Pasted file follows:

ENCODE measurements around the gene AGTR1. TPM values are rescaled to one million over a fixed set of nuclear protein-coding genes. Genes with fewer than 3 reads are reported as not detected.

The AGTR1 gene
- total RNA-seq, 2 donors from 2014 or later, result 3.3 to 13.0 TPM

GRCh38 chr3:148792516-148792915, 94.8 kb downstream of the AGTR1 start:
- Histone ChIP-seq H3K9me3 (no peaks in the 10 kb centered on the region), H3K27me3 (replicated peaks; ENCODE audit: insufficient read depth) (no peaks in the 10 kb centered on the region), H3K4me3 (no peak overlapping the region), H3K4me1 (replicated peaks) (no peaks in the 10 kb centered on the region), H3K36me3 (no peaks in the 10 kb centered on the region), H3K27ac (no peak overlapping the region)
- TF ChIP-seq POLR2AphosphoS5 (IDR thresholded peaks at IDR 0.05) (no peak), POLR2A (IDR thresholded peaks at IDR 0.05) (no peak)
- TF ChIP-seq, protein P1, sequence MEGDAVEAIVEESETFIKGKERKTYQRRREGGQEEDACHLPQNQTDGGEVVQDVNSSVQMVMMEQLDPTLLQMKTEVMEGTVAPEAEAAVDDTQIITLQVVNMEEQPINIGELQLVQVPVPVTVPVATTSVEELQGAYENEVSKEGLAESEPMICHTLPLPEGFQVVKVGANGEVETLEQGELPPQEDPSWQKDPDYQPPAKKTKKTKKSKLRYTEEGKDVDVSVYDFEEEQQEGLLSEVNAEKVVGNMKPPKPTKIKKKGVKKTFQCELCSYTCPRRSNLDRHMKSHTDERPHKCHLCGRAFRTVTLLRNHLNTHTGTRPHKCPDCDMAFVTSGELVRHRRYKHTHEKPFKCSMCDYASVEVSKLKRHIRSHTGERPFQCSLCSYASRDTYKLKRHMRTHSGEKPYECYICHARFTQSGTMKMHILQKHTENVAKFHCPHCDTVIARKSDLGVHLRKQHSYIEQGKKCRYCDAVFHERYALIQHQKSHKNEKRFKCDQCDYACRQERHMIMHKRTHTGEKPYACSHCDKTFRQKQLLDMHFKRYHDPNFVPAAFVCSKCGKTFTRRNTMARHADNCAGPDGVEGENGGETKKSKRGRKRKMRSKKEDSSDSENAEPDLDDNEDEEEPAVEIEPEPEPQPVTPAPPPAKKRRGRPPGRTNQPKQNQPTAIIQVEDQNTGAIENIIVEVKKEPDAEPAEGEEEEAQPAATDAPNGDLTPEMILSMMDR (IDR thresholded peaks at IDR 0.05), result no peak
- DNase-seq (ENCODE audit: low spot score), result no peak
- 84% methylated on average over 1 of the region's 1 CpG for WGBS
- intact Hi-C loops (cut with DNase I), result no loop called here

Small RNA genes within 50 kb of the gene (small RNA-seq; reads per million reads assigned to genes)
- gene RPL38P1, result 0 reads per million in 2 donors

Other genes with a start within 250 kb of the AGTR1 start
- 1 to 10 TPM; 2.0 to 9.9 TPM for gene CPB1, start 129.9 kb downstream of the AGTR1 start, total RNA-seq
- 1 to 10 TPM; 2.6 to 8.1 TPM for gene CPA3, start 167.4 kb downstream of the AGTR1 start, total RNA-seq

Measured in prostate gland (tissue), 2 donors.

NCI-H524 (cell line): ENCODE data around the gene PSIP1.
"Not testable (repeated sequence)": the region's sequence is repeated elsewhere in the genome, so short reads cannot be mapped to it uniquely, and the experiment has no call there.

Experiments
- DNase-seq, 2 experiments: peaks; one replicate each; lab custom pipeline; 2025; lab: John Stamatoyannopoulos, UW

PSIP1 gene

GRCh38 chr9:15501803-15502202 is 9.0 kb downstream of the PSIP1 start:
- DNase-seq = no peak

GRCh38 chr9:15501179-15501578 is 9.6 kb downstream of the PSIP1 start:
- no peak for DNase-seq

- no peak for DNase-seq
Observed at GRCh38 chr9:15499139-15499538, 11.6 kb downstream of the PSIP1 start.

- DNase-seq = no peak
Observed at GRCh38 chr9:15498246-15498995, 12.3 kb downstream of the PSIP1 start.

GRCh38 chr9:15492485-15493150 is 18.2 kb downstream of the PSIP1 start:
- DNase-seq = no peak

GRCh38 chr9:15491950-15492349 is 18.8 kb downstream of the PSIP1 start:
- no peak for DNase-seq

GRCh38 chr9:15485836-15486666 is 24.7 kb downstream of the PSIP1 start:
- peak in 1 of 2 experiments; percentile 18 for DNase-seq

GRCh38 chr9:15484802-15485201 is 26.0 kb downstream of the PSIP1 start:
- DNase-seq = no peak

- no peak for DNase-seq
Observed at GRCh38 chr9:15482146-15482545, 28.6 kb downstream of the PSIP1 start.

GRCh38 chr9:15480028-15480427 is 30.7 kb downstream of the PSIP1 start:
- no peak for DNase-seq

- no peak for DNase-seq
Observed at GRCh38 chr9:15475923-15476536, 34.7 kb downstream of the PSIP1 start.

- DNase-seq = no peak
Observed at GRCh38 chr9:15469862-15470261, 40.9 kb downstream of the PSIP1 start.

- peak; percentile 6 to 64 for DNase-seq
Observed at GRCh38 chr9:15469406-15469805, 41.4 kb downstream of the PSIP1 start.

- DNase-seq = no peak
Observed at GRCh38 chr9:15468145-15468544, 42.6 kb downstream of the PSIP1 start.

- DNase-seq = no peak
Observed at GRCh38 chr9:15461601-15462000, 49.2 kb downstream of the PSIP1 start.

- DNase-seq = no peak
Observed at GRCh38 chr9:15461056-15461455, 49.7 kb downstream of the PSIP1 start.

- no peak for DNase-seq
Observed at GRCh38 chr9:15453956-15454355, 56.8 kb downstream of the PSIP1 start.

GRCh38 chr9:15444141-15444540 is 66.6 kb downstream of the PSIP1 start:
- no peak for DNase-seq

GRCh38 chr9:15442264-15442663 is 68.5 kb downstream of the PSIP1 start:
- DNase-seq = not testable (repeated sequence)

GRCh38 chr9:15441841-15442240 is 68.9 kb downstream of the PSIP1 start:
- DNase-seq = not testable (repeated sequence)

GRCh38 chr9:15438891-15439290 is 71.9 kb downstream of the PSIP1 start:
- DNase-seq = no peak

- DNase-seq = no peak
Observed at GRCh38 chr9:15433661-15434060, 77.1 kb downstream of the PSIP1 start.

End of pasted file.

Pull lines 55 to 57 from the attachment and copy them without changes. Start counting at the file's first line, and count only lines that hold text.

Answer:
Observed at GRCh38 chr9:15453956-15454355, 56.8 kb downstream of the PSIP1 start.

GRCh38 chr9:15444141-15444540 is 66.6 kb downstream of the PSIP1 start:
- no peak for DNase-seq